Blockchain technology offers digital timestamps to protect revisions of data chunks in a safe, decentralized platform. For construction, this means having all stakeholders running off the same current information with traceability for all revisions made. Blockchain ensures truth in the database due to the decentralized nature of how it’s stored, coupled with the interlocking mechanism between the “blocks.” In addition, it streamlines critical information between stakeholders, with changes being equally visible among all parties. Learn more about why blockchain in construction is such a hot topic from our panel of experts on Wednesday, May 5th at 10 am CT.
What Is Blockchain Technology?
With the advent of Bitcoin in 2009, blockchain technology has been getting a lot of interest from many industries, from banking to medicine. How blockchain databases store the technology makes it incredibly secure and safe. Essentially, blockchain is like a notary for information amassed digitally. Like a notary seal, blockchain databases have digital timestamps – changes to a database are “signed” by a user. Similar to a notary public logbook, all revisions can be traced to a specific person and are available for public viewing within the network.
To ensure the integrity of the information (what is stored, who made recent changes, when recent updates were made, etc.), blockchain technology stores all the information in a peer-to-peer network (P2P). This storage mechanism means no single owner has solitary access to the data. Because the data is decentralized, there is no single target to backdate or hack the data. Furthermore, the “blocks” within the blockchain interlock sequentially, making it impossible to forge the data.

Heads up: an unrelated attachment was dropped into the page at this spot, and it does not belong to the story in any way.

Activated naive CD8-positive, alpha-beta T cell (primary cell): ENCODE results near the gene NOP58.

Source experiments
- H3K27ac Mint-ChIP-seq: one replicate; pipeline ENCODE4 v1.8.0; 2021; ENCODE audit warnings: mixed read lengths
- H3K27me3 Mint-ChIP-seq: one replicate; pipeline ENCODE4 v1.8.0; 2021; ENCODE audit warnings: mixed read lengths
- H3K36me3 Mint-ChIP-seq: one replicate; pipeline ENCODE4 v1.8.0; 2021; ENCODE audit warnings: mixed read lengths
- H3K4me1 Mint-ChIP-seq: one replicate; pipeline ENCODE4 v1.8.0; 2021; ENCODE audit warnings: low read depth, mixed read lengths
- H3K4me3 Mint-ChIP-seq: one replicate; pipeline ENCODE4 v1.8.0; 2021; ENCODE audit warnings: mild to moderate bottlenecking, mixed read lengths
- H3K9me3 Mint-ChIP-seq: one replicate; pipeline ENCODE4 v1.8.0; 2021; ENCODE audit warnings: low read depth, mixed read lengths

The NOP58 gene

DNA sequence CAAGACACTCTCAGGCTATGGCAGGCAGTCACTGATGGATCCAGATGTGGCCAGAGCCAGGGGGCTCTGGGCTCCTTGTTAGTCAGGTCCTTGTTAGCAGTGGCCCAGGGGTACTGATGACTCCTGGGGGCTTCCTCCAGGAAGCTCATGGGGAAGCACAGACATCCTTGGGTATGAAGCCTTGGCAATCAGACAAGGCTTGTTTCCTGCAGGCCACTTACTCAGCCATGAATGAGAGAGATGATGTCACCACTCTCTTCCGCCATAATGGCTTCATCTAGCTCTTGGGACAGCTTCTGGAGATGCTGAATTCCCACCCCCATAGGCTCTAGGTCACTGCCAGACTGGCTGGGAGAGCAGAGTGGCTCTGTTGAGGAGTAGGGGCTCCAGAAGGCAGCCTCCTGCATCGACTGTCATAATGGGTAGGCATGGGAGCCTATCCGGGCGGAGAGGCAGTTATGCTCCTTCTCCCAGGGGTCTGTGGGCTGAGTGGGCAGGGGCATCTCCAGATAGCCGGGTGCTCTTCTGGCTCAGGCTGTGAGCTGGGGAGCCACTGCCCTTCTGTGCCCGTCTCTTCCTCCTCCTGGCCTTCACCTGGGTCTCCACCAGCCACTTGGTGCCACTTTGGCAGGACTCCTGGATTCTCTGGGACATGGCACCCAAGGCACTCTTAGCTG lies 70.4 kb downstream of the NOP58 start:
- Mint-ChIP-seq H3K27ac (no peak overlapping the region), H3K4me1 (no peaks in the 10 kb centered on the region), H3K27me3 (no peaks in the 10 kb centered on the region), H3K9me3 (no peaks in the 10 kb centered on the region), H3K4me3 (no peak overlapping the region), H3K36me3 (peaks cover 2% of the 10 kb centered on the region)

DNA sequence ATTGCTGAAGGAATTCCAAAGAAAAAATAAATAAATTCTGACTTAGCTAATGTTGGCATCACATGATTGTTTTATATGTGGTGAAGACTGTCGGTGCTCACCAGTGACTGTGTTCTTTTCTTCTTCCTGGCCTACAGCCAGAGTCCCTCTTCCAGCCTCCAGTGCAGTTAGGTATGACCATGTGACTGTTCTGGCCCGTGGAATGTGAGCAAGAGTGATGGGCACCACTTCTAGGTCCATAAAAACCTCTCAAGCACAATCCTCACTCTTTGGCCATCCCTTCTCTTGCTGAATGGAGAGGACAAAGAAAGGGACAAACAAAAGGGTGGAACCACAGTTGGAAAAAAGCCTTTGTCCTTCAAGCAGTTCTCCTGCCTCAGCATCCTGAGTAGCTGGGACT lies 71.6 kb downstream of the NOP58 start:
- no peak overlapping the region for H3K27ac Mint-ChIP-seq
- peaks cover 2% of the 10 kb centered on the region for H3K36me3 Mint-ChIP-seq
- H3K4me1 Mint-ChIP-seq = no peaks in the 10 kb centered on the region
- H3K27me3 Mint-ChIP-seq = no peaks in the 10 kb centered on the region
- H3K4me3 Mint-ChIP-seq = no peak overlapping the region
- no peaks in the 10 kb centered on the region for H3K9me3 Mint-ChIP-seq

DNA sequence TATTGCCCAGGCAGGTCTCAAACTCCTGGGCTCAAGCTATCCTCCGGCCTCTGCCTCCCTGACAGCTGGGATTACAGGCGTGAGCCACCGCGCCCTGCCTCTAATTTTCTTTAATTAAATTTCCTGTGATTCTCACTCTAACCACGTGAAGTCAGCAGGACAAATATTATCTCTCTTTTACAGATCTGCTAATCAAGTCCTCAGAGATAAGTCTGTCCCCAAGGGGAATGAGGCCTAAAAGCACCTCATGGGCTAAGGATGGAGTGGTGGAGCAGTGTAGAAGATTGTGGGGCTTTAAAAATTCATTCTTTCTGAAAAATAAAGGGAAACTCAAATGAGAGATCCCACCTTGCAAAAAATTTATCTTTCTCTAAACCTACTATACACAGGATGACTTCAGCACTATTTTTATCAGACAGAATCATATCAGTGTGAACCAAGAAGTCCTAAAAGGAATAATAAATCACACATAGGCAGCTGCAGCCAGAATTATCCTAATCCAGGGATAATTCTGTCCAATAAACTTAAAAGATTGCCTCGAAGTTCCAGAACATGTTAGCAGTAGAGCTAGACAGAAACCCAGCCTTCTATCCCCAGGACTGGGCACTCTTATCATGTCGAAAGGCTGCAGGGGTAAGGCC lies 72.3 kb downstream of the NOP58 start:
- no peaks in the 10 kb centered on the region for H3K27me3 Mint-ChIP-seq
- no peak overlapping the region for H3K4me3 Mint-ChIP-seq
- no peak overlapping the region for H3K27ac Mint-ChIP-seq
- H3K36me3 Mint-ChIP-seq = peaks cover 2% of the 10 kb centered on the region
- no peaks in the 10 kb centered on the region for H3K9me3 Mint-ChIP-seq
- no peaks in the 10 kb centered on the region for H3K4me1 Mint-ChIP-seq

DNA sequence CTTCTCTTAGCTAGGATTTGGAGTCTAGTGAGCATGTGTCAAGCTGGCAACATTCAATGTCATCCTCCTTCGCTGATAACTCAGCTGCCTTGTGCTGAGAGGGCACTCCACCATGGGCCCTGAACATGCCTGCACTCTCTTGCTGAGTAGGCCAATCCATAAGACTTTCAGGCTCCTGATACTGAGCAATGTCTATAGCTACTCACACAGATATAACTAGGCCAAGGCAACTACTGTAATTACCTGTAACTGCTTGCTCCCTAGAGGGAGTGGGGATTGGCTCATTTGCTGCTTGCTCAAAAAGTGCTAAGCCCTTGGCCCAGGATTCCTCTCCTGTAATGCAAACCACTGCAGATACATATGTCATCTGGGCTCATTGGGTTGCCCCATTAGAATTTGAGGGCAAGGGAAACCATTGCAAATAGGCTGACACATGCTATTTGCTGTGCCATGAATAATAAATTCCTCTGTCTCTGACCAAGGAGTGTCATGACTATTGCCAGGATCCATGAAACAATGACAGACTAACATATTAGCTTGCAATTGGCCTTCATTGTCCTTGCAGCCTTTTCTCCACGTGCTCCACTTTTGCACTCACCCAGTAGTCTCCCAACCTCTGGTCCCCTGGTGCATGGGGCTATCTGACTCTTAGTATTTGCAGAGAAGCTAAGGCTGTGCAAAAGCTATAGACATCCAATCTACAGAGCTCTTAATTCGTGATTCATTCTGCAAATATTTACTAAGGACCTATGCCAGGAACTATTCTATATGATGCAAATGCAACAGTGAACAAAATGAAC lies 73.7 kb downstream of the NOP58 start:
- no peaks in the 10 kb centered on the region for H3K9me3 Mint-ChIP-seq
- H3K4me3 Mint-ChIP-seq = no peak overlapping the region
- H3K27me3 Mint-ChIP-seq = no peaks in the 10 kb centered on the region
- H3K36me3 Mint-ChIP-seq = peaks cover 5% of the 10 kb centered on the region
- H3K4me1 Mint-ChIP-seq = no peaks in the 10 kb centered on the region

Why Blockchain, Why Now?
Construction is an incredibly collaborative industry; a typical jobsite contains over fifty interdependent companies. Each stakeholder has different priorities, timelines, and communication methods. Every project goes through several rounds of RFIs, with input from engineers, developers, and third parties. Traditionally, a Project Manager manages iterations of design changes. Once a plan goes through the approval process, it sends the updated documents downstream to all parties involved because all stakeholders have siloed workflows.
However, distributing and recording all design iterations is complex. The following questions must be monitored to ensure the integrity of the project plans: Who approved these changes? When were they approved? Does this change affect this new third-party entrant? How can I plan out my supply chain and procurement?
Blockchain offers general contractors the ability to:
- Trace RFIs to specific parties and times
- Ensure all parties have current information
- Protect against the ability to forge approvals or plans
- Reduce time over disagreements arguing timelines, RFIs, approvals, etc.
- Store complete project plans over a network to guard against accidental deletion
Meet the Moderator
- Rob Salvador, CEO, DigiBuild. DigiBuild streamlines the end-to-end construction journey through blockchain technology, freeing up project teams to manage construction more effectively.
Meet the Experts
- Joshua M. Rogove, President, Consolidated Risk Solutions. CR Solutions specializes in wrap-up administration for large-scale construction projects, offering cost savings and better insurance protection with no gaps.
- Lyndsey Christofer, EVP, Chubb Construction Insurance. Chubb is a global provider of construction insurances utilizing advances in technology to offer more.
- Jerry Horani, CTO, VCC. VCC is a leading general contractor in the US, serving clients whatever they may build.
- Andrew Lindsey, Director of Applied Research, Alpha Corporation. Alpha provides innovative, sustainable solutions for the lifecycle of building projects through the best practices of engineering, technology, and more.
Blockchain Technology to Align All Stakeholders to One Vision
Join us, March 5th at 10 am CT as our panel explores blockchain technology and how companies are using it on current projects.